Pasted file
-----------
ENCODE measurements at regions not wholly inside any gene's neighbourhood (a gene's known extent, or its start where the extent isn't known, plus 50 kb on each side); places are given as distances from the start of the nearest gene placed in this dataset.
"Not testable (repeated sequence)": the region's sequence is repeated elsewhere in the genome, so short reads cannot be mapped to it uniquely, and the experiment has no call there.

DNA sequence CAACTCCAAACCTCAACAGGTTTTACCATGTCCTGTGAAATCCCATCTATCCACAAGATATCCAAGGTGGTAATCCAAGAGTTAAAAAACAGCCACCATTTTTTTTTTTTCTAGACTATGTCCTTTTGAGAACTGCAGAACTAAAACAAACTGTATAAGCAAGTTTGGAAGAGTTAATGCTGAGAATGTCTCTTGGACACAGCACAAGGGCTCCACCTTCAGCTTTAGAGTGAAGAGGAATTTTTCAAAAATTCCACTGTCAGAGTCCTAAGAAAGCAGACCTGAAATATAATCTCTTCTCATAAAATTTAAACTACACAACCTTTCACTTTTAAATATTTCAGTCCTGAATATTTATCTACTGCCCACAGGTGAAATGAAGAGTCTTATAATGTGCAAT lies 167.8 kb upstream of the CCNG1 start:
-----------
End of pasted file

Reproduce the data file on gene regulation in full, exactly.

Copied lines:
ENCODE measurements at regions not wholly inside any gene's neighbourhood (a gene's known extent, or its start where the extent isn't known, plus 50 kb on each side); places are given as distances from the start of the nearest gene placed in this dataset.
"Not testable (repeated sequence)": the region's sequence is repeated elsewhere in the genome, so short reads cannot be mapped to it uniquely, and the experiment has no call there.

DNA sequence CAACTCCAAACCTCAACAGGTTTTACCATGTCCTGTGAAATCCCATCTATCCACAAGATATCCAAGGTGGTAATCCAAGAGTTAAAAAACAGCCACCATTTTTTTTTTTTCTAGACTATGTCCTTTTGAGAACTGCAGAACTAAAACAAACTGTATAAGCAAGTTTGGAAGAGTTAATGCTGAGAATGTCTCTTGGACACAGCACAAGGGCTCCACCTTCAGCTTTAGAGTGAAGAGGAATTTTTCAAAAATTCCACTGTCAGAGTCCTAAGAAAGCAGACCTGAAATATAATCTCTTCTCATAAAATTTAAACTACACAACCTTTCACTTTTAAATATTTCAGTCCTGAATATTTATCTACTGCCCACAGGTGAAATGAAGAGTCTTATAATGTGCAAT lies 167.8 kb upstream of the CCNG1 start: